This requires a new, broader strategy on reconciliation and a political consensus about such a strategy, both internally amongst Afghan, amongst – at least – major international actors and, finally, between Afghan and external actors.......

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    Default Dorronsorro, Semple, Nathan, Exum

    (Moderators note copied here from Strategic Intelligence thread, as appropriate).

    Went to a Center for American Progress conference today.

    Gilles Dorronsoro, Micheal Semple and Joanne Nathan (corrected), all non-US experts who have been in Afghanistan since before 2001.

    Each had a presentation on their field. Most of you have heard some of this: Dorronsorro (secure the cities first, etc..), and Semple's work with the Taliban are pretty well known.

    Nathan, an Australian, asked: What's this COIN thing about? I read the manual and it said Clear-Hold-Build, but all you ever do is Clear, Clear, Clear. No administrative purpose or capability. Why are you clearing unless you have civilian capacity to Hold and Build? Where has this strategy ever been applied?

    Even Andrew Exum didn't take a stab at answering that.

    The big question that all were asked to comment on: What do you think of these people who see one small part of the country, then try to exprapolte what they saw there to a bigger picture about the country? (Obviously, the Hoh question).

    They were pretty devastating in explaining just a snippet of what they know about the whole country, and why that kind of speculation is not useful.

    Like Exum said, DC is usually full of generalists, and it was a rare opportunity to have three leading specialists in one place.

    Certainly worth hearing every word yourself to build or assess strategy.

    http://www.americanprogress.org/even...streaming.html

    Steve
    Last edited by davidbfpo; 11-07-2009 at 09:43 PM. Reason: Copied here and note added.

  6. #46
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    I think that what is glossed over in the overall reconciliation debate is that GIRoA must be worth reconciling with. Given that the farcicial elections came part way through a relatively successful year in the south for the Taleban, it's pretty difficult to imagine any commanders whose lives are not in frequent danger giving it so much as a second thought.

    Take a random Taleban leader esconced in Quetta. What precisely is his motivation? He never travels into Afghanistan so his life is not under threat that way. So long as he doesn't upset the Pakistanis, or other Talebs with ISI connections, he won't be arested in Quetta either. In addition, there is barely any chance for the drone strikes in Waziristan to be replicated in Quetta. He's as safe as safe can be. Correctly, we speak of the requirement for both carrot and stick in the context of reconciliation, but for a great many key individuals, nor we nor GIRoA can even locate a suitable tree, never mind find a stick.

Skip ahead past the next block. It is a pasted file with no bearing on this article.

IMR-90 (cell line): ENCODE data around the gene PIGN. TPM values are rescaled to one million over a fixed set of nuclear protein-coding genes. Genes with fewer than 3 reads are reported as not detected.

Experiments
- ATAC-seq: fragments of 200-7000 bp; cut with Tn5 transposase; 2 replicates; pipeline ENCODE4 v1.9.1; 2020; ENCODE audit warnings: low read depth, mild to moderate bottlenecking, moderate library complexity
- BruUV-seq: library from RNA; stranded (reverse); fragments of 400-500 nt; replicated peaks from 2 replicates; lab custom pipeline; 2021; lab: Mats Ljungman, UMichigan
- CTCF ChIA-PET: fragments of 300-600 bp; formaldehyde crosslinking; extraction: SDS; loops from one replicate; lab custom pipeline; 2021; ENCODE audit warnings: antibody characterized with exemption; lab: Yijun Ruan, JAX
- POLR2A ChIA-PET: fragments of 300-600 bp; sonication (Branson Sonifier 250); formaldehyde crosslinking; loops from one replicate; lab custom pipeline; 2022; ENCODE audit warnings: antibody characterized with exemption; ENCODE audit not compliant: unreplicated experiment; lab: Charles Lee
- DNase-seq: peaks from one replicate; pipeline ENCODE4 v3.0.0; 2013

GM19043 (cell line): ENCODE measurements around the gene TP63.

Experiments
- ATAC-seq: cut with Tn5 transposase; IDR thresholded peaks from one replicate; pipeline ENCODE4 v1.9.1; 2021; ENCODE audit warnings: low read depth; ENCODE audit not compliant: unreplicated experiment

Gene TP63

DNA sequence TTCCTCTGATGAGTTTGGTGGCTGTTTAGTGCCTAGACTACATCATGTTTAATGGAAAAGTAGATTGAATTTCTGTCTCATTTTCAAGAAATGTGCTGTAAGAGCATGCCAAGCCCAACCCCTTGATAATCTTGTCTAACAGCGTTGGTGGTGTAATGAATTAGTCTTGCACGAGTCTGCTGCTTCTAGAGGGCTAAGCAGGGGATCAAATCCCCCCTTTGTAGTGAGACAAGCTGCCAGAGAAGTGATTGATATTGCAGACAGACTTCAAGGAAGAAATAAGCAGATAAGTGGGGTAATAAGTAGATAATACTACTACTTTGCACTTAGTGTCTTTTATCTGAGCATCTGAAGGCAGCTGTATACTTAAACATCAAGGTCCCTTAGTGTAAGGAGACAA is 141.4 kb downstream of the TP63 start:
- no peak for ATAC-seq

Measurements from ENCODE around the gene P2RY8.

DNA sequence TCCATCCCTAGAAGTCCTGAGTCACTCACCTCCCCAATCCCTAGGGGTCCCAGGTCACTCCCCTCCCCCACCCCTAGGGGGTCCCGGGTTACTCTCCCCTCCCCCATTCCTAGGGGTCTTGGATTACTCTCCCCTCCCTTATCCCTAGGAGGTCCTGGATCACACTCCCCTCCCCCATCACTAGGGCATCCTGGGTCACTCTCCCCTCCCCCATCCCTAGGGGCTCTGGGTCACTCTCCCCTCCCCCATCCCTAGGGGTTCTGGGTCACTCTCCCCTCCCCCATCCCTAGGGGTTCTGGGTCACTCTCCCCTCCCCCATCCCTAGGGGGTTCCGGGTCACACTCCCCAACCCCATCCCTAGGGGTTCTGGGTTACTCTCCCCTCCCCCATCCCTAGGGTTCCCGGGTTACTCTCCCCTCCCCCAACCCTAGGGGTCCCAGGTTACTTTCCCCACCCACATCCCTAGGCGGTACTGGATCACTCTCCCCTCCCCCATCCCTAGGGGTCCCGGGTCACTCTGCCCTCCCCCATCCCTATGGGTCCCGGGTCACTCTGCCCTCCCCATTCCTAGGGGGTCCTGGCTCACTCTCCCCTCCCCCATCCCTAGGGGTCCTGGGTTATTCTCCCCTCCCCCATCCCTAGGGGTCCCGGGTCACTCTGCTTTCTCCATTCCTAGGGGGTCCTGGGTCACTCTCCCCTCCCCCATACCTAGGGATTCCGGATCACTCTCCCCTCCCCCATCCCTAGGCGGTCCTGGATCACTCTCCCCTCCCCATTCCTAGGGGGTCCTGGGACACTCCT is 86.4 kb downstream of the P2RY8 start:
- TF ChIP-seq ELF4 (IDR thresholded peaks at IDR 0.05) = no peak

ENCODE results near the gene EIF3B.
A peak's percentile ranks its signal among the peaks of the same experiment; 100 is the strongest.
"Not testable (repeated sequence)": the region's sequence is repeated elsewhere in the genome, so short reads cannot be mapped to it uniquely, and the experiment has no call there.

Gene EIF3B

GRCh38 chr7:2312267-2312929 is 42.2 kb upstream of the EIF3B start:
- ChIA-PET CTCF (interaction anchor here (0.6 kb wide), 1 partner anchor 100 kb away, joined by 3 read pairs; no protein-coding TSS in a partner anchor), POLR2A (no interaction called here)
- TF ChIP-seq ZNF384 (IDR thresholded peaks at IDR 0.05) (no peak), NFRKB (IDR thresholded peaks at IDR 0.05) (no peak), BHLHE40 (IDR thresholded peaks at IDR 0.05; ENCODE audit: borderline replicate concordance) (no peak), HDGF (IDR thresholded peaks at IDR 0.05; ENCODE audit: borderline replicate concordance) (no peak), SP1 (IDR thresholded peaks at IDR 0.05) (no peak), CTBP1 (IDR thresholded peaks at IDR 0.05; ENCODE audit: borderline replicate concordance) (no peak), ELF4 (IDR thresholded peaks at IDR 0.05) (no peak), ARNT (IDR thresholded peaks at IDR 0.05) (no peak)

This is an instance where the reality on the ground is about, at a conservative estimate, 7 or 8 years behind the public debate in London and Washington. OK, if the tide is shown to be turning in GIRoA's favour some individuals may flip, but let's be blunt, GIRoA is in a chronic state and the Quetta led Taleban, for the time being, is doing just fine, thank you.

  7. #47
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    "Reconciliation" is a two-way street; and certainly should not be seen as the insurgent member of the populace simply dropping his cause and apologizing to the government member of the populace. That solves nothing except possibly keeping a questionable actor in office, and keeping what are likely many legitimate concerns of the larger populace unaddressed.

    So reconciliation must be between the populace and the government, and the insurgent really need not be invited. Far better that those legitimate leaders within the populace step forward to sit with governmental leaders at the table to work out true reforms that address legitimate needs and put in place legitimate vehicles for the populace to address such concerns in the future short of rising up in insurgency.

    The insurgent will have performed his function, providing the forcing function that got the government to evolve. This does not grant him some fiat of entitlement to a leadership role in either the negotiations or any future government...but it should not automatically preclude him either.